These analytics allow you to monitor trends with your conversion rates. If things are sliding in the wrong direction, you can compare what pieces of your campaign were performing better in previous months and adjust your strategy.

Contacts & Lead Scoring

After a visitor becomes a lead, you will have access to great insights about that person as they work their way through your sales funnel. Click on their profile in your “Contact” list and you can see:

  • Which forms they’ve filled out and what information they provided

 

  • Whitepapers and other content offers they’ve downloaded

 

  • Their lifecycle stage (Lead, Marketing Qualified Lead, Sales Qualified Lead, Opportunity, and Customer)

 

  • Emails they’ve opened, and whether they clicked on links within them

 

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Image Provided by HubSpot

You can also set up lead scoring to filter your contacts based on lifecycle stage, engagement with your content, and other criteria that qualify (or disqualify) them as a good prospect. By assigning values to different actions and attributes, you can evaluate your leads and prioritize the ones who make the best fit for your company.

This data also links to the HubSpot CRM where you can manage proposals, enroll prospects into outreach workflows, and monitor all interactions with your leads.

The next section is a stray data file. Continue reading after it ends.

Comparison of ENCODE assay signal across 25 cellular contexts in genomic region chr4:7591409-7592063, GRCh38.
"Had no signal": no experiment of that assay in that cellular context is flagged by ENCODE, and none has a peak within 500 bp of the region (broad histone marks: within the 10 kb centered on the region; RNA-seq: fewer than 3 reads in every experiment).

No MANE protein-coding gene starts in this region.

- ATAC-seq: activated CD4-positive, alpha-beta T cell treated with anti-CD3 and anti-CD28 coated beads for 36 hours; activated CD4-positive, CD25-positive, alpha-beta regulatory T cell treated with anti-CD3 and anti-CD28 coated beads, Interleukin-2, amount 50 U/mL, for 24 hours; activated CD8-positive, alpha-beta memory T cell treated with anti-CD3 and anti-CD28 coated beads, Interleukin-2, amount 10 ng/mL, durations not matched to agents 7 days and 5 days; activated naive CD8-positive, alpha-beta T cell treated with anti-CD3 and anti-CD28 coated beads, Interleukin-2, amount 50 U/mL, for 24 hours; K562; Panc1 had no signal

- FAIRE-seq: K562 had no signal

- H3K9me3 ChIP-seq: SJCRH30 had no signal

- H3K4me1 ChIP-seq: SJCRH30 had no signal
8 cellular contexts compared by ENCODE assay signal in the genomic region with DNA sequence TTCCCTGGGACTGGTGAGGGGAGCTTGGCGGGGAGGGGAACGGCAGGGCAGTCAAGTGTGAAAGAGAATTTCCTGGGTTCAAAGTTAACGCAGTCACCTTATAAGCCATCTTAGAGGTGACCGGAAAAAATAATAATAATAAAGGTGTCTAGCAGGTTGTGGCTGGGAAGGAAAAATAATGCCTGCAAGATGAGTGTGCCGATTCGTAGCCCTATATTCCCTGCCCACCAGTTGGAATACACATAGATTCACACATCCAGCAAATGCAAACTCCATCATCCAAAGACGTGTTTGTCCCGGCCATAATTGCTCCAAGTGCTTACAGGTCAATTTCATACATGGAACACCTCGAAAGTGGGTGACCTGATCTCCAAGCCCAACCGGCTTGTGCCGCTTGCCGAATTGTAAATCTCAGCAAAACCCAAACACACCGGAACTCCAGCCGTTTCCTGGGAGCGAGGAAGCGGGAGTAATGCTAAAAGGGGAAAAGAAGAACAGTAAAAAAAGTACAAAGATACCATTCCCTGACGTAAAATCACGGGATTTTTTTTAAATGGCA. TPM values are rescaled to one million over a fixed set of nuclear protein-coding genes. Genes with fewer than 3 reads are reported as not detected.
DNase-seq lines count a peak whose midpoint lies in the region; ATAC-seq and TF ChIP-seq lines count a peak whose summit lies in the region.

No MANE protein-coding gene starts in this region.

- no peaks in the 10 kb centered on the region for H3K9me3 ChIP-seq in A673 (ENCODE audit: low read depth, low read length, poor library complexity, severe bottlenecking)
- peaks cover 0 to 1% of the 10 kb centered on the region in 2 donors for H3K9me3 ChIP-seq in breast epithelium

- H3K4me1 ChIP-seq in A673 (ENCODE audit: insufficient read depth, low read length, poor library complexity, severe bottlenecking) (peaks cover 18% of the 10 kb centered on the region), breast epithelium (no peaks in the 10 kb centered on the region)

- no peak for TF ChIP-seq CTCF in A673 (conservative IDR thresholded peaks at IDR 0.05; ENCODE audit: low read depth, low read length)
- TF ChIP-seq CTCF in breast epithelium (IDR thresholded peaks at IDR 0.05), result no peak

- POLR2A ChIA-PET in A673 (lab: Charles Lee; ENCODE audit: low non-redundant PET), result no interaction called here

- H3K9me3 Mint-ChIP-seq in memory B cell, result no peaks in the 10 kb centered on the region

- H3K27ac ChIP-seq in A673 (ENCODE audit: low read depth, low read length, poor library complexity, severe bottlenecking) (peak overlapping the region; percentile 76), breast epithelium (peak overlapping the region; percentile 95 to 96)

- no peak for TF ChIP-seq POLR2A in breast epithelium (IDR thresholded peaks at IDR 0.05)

Blog & Page Performance

As I mentioned, blogging is the engine that drives lead generation, so it’s important to measure how your content is attracting and converting visitors.

From the “Blog” tool, click on the “Analyze” tab and you will immediately see how many views and subscribers you’ve gotten compared to another timeframe. Proceed down to the list of blog posts and you can sort them by views, CTA clicks, and click-thru-rates.

This is important information because it helps you see the topics your customers are most interested in and the offers (CTAs) they are responding to. Using this data, you can optimize your blog and conversion paths to maximize the leads you are getting. Likewise, you can also see how these metrics apply to your static website pages in the “Page Performance” tool.

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Sources

Using the “Sources” tool, you can discover where your visitors, leads, and customers are coming from, helping you see which sources provide the greatest ROI along with ones that are underperforming. You might think you know where your customers are coming from, but I find there are always a few surprises lurking in these numbers.

Too many organizations have been burned by crummy marketing analytics that provide zero proof of ROI.

When you start working with a platform designed to help you generate leads and sales, then you’ve made a real investment in your business. Clicks and impressions are great. Facebook likes and retweets are dandy. But wouldn’t you rather check your analytics and see new customers instead?

Are you are struggling to convert leads on your website?

We will do it for you. Our clients get 5-10 new leads each week on average, and the ones that close are often worth $150,000 or more. Let us explain how we do it.